I've mentioned before, growing up, my household had nearly every latest kitchen appliance and gadget. Few families could say they had an ice cream maker, dehydrator, and bread maker in the early 90s; but Momma was a wizard in the kitchen, and Pop was happy to indulge her taste in expensive equipment so long as she indulged his with the results. Next to the DAK ice cream maker, our household's bread machine was my favorite. It had a state of the art timing system that would start the yeast introduction and rising process 4 hours prior to your 'wake up' time, so the very first thing you smelled the following day was freshly baked bread. The scent was almost as intoxicating as a just brewed pot of coffee, and I always got the first slice.
Today, modern bread makers are much more affordable and mainstream, with even more, simplistic, operations and functions. I bought one when we moved in here over a year and a half ago- it hadn't been out of the box yet. I'll admit, I'm terrible when it comes to reading instructions and learning new appliances; I'm sure it's easy enough to master, but I've simply put it off. So, naturally, when Shirley J offered to send me some box mixes with simple 'hand' instructions, I jumped at the chance.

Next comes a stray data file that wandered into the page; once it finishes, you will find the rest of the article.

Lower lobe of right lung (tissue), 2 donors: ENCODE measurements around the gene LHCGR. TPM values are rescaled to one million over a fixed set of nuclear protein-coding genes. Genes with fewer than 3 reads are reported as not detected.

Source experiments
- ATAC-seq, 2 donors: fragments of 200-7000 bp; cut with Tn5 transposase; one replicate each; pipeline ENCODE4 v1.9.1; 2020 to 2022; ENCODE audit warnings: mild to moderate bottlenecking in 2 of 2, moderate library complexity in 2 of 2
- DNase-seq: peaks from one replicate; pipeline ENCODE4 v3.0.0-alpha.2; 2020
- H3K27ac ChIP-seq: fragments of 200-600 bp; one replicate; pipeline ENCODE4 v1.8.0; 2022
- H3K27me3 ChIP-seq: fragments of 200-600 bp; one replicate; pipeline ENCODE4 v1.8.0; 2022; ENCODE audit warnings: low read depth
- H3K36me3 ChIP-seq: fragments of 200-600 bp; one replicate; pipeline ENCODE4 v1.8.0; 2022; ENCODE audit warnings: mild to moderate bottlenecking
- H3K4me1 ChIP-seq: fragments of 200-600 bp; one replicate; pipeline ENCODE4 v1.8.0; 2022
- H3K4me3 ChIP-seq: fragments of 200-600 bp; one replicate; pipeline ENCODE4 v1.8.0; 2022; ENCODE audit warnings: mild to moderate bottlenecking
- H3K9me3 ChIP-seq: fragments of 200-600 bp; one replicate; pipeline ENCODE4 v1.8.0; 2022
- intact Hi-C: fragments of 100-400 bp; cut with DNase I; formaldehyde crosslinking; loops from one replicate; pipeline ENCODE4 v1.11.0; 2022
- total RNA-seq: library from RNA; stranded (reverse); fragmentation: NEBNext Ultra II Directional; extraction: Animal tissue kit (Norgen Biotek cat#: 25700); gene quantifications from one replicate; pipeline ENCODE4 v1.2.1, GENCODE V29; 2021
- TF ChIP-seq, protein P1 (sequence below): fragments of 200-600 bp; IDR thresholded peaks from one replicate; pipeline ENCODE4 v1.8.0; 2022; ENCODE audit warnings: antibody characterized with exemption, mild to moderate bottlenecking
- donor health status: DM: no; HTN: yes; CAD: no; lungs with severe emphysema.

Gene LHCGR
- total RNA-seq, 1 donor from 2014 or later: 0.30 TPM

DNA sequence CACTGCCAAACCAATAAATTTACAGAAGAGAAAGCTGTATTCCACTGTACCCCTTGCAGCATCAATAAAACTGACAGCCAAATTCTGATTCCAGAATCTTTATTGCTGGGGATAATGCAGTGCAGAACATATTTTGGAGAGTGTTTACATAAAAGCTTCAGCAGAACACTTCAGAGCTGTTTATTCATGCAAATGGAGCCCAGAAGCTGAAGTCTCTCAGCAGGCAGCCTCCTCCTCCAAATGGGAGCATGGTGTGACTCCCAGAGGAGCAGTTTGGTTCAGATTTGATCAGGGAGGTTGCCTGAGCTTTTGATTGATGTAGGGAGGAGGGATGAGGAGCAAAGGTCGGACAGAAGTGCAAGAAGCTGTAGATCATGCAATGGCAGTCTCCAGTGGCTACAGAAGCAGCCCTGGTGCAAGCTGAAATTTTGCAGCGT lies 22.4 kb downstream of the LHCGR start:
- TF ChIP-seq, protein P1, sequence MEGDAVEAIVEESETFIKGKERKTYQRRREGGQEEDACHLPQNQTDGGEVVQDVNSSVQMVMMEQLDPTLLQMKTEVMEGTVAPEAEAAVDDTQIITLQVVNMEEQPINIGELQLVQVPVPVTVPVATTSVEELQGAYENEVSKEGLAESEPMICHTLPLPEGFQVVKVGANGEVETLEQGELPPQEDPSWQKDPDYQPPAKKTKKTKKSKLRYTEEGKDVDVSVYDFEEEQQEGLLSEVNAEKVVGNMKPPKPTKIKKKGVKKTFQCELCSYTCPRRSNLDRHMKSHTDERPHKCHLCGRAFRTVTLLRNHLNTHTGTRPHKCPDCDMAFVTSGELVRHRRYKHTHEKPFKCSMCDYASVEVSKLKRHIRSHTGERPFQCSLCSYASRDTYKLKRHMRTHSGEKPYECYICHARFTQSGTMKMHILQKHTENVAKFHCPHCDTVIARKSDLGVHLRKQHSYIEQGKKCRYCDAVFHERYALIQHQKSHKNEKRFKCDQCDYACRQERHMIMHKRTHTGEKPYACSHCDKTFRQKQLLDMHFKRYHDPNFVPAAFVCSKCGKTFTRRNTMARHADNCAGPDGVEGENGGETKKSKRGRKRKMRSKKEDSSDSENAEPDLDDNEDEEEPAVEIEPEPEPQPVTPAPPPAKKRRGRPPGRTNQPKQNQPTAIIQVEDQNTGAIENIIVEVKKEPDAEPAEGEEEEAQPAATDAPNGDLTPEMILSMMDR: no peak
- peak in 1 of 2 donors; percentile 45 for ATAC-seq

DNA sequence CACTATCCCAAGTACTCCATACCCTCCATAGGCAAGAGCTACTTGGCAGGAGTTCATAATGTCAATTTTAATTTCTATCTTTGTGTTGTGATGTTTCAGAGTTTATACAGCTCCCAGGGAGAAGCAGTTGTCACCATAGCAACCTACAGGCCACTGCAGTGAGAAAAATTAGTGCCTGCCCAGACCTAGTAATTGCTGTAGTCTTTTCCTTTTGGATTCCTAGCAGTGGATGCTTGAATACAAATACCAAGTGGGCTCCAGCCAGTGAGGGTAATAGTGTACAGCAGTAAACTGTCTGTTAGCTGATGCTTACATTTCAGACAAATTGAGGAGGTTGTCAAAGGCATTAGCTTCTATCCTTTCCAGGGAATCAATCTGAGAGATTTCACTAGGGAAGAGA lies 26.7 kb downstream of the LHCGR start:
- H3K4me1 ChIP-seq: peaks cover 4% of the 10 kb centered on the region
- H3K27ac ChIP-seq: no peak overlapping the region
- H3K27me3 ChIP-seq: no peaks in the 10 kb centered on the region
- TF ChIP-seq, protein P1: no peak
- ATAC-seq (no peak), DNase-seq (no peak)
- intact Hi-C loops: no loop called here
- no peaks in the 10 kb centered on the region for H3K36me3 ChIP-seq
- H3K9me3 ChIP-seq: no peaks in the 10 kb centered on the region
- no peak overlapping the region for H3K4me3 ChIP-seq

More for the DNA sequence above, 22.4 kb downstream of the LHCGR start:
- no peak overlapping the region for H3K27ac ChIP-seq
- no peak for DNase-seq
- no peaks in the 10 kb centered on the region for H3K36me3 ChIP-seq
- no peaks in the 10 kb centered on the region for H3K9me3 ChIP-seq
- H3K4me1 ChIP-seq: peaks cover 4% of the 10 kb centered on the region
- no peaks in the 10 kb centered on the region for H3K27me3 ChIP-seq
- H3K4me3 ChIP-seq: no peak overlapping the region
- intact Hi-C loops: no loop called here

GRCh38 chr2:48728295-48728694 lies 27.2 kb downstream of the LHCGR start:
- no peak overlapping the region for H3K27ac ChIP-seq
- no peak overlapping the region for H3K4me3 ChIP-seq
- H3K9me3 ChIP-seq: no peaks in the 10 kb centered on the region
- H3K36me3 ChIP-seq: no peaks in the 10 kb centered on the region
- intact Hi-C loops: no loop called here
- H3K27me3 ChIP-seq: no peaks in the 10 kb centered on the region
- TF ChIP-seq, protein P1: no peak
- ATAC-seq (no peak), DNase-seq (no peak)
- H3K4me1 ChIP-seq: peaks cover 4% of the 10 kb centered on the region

I'll admit, I first brought a box over to my father's, out of nostalgia- He was tempted to throw the mix in the old bread maker, and I agreed in the spirit of experimentation. Well, these Shirley J boxed mixes are made for convenience- while we did end up with a delicious, fluffy, Sourdough Bread, the process took over 4 hours in the machine, and is not recommended via the package instructions. Regardless, I brought half the loaf home (which was a generous 6" at that), and Jay proceeded to consume the entire portion in the wee hours of the night. Knowing the bread, itself, was a hit, I set out to follow the instructions to the 'T' the following attempt.
I'd never made bread by hand before, with the exception of crust/pizza dough (believe it or not), so I was initially intimidated. It turns out the Shirley J baking instructions are very easy to follow; the most important part is patience between kneading and rising. I don't have a 'stand' mixer, just a handheld, so the initial introduction of the dough, warm water, and yeast was a bit drawn out. With a suggested 15 minutes of initial kneading, I ended up doing the last 5 by hand. I then placed the dough in a warm place, where I removed it and spend more time kneading it on a floured surface, before allowing it to rise one final time. The preparation process, including rise time, allotted near an hour, though the bake time was about 12 minutes.
What Daughter Says: You don't have to own a professional bakery to enjoy fresh baked bread in your home, thanks to Shirley J.